12 5 570 15 Ceramic 33 μF 10 1.91 47 1800 21
12 3.3 570 10 Ceramic 47μF 10 3.24 47 4700 21
12 1.8 570 6.8 Ceramic 100 μF 10 8.06 47 4700 21
12 0.9 570 4.7 Ceramic 100 μF, ×2 10 80.6 47 4700 21
12 5 570 15 Aluminum 330 μF, 160 mΩ 10 1.91 47 220 40.2
12 3.3 570 10 Aluminum 470 μF, 160 mΩ 10 3.24 47 220 21
12 1.8 570 6.8 SP 100 μF, 15 mΩ 10 8.06 47 4700 40.2
12 0.9 570 4.7 SP 220 μF, 12 mΩ 10 80.6 47 4700 40.2

8.3.9 Overcurrent Protection and Frequency Shift

The TPS54231 device implements current mode control that uses the COMP pin voltage to turn off the high-side MOSFET on a cycle-by-cycle basis. During each cycle the switch current and the COMP pin voltage are compared. When the peak inductor current intersects the COMP pin voltage, the high-side switch is turned off. During overcurrent conditions that pull the output voltage low, the error amplifier responds by driving the COMP pin high, causing the switch current to increase. The COMP pin has a maximum clamp internally, which limit the output current.

The TPS54231 device provides robust protection during short circuits. Overcurrent runaway in possible in the output inductor during a short circuit at the output. The TPS54231 device solves this issue by increasing the off time during short-circuit conditions by lowering the switching frequency. The switching frequency is divided by 1, 2, 4, and 8 as the voltage ramps from 0 to 0.8 V on VSENSE pin. The relationship between the switching frequency and the VSENSE pin voltage is listed in Table 2.

Table 2. Switching Frequency Conditions

570 kHz VSENSE ≥ 0.6 V
570 kHz / 2 0.6 V > VSENSE ≥ 0.4 V
570 kHz / 4 0.4 V > VSENSE ≥ 0.2 V
570 kHz / 8 0.2 V > VSENSE

8.3.10 Overvoltage Transient Protection

The TPS54231 device incorporates an overvoltage transient-protection (OVTP) circuit to minimize output voltage overshoot when recovering from output fault conditions or strong unload transients. The OVTP circuit includes an overvoltage comparator to compare the VSENSE pin voltage and internal thresholds. When the VSENSE pin voltage goes above 109% × Vref, the high-side MOSFET is forced off. When the VSENSE pin voltage falls below 107% × Vref, the high-side MOSFET is enabled again.

8.3.11 Thermal Shutdown

The device implements an internal thermal shutdown to protect the device if the junction temperature exceeds 165°C. The thermal shutdown forces the device to stop switching when the junction temperature exceeds the thermal trip threshold. When the die temperature decreases below 165°C, the device reinitiates the power-up sequence.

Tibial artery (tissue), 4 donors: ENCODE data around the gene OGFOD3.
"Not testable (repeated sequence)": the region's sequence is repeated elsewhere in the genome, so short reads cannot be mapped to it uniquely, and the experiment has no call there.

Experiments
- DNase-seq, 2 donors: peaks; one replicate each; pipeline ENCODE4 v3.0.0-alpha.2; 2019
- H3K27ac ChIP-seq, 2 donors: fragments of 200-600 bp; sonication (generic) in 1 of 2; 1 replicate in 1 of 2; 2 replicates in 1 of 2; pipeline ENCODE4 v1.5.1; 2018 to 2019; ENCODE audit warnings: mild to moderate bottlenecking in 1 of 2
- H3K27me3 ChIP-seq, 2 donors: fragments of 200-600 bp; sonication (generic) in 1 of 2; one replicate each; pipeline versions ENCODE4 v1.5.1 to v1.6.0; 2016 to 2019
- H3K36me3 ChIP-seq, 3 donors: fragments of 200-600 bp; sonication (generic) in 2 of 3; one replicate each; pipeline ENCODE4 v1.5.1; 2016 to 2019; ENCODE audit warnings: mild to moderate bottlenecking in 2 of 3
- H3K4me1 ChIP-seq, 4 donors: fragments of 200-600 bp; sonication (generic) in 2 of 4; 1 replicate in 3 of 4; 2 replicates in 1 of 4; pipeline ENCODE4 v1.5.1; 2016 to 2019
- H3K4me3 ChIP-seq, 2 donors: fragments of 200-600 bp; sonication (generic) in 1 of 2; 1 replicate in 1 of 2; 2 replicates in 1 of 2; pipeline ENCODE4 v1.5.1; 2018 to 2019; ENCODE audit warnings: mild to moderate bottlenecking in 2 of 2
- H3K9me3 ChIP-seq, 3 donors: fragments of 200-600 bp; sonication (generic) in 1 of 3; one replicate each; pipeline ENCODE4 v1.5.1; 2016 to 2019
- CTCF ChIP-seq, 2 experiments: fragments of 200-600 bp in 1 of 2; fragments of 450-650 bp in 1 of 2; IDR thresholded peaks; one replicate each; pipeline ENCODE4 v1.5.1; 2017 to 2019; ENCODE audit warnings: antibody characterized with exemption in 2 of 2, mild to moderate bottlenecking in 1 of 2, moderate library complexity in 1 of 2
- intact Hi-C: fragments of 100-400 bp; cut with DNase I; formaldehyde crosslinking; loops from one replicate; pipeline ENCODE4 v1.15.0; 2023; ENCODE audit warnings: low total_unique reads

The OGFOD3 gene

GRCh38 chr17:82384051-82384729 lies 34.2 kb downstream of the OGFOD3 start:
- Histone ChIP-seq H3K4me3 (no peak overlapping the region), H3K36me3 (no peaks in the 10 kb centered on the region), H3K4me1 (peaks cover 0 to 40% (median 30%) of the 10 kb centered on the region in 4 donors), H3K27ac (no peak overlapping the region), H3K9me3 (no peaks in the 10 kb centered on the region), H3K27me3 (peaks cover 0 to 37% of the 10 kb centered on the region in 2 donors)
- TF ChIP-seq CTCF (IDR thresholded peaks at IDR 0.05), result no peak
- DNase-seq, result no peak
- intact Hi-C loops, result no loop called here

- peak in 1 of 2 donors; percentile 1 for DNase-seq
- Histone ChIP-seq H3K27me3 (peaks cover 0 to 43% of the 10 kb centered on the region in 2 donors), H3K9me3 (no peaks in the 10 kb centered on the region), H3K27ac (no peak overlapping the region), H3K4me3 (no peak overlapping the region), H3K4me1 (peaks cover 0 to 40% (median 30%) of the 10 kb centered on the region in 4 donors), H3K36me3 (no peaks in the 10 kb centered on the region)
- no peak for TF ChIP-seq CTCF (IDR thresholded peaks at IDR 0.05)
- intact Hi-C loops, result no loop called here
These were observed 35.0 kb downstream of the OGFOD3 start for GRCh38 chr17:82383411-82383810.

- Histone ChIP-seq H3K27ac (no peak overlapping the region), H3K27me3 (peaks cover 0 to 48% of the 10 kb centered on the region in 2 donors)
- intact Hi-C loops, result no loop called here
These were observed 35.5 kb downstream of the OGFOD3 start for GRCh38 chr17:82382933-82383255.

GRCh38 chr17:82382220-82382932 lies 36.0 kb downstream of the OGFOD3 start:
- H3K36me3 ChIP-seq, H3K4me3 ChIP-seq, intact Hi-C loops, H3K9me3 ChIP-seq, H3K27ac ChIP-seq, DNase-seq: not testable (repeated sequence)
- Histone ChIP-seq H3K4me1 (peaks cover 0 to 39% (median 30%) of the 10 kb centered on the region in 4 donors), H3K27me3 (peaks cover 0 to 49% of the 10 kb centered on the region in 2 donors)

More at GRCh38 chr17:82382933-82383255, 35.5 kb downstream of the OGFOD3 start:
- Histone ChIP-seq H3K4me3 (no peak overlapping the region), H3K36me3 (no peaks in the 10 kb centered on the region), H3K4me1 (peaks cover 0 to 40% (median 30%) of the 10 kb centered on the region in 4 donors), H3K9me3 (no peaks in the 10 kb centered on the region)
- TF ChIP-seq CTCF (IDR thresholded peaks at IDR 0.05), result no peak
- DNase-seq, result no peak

8.4 Device Functional Modes

8.4.1 Eco-mode™

The TPS54231 device is designed to operate in pulse skipping Eco-mode at light load currents to boost light load efficiency. When the peak inductor current is lower than 100 mA (typical), the COMP pin voltage falls to 0.5 V (typical) and the device enters Eco-mode . When the device is in Eco-mode, the COMP pin voltage is clamped at 0.5 V internally which prevents the high-side integrated MOSFET from switching. The peak inductor current must rise above 100 mA for the COMP pin voltage to rise above 0.5 V and exit Eco-mode. Because the integrated current comparator catches the peak inductor current only, the average load current entering Eco-mode varies with the applications and external output filters.

8.4.2 Operation With VIN < 3.5 V

The device is recommended to operate with input voltages above 3.5 V. The typical VIN UVLO threshold is not specified and the device can operate at input voltages down to the UVLO voltage. At input voltages below the actual UVLO voltage, the device does not switch. If the EN pin is externally pulled up or left floating, the device becomes active when the VIN pin passes the UVLO threshold. Switching begins when the slow-start sequence is initiated.

8.4.3 Operation With EN Control

The enable threshold voltage is 1.25 V (typical). With the EN pin is held below that voltage the device is disabled and switching is inhibited even if the VIN pin is above the UVLO threshold. The IC quiescent current is reduced in this state. If the EN voltage increases above the threshold while the VIN pin is above the UVLO threshold, the device becomes active. Switching is enabled, and the slow-start sequence is initiated.